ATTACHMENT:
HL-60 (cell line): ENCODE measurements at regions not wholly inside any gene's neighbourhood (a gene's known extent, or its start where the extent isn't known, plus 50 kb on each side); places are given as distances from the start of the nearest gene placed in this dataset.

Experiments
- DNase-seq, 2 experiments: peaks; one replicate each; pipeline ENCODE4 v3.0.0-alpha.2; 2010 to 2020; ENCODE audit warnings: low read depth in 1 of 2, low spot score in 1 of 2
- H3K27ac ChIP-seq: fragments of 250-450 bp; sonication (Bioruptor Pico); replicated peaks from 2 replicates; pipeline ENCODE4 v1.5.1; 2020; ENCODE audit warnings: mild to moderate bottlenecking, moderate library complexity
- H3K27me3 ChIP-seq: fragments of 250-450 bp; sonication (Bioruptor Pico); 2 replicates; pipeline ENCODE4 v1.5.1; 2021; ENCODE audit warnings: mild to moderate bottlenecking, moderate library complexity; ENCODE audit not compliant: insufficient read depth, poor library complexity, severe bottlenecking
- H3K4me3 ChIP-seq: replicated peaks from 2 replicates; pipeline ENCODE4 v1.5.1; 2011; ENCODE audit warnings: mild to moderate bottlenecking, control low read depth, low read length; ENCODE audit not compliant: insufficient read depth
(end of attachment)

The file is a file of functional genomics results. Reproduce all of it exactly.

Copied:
HL-60 (cell line): ENCODE measurements at regions not wholly inside any gene's neighbourhood (a gene's known extent, or its start where the extent isn't known, plus 50 kb on each side); places are given as distances from the start of the nearest gene placed in this dataset.

Experiments
- DNase-seq, 2 experiments: peaks; one replicate each; pipeline ENCODE4 v3.0.0-alpha.2; 2010 to 2020; ENCODE audit warnings: low read depth in 1 of 2, low spot score in 1 of 2
- H3K27ac ChIP-seq: fragments of 250-450 bp; sonication (Bioruptor Pico); replicated peaks from 2 replicates; pipeline ENCODE4 v1.5.1; 2020; ENCODE audit warnings: mild to moderate bottlenecking, moderate library complexity
- H3K27me3 ChIP-seq: fragments of 250-450 bp; sonication (Bioruptor Pico); 2 replicates; pipeline ENCODE4 v1.5.1; 2021; ENCODE audit warnings: mild to moderate bottlenecking, moderate library complexity; ENCODE audit not compliant: insufficient read depth, poor library complexity, severe bottlenecking
- H3K4me3 ChIP-seq: replicated peaks from 2 replicates; pipeline ENCODE4 v1.5.1; 2011; ENCODE audit warnings: mild to moderate bottlenecking, control low read depth, low read length; ENCODE audit not compliant: insufficient read depth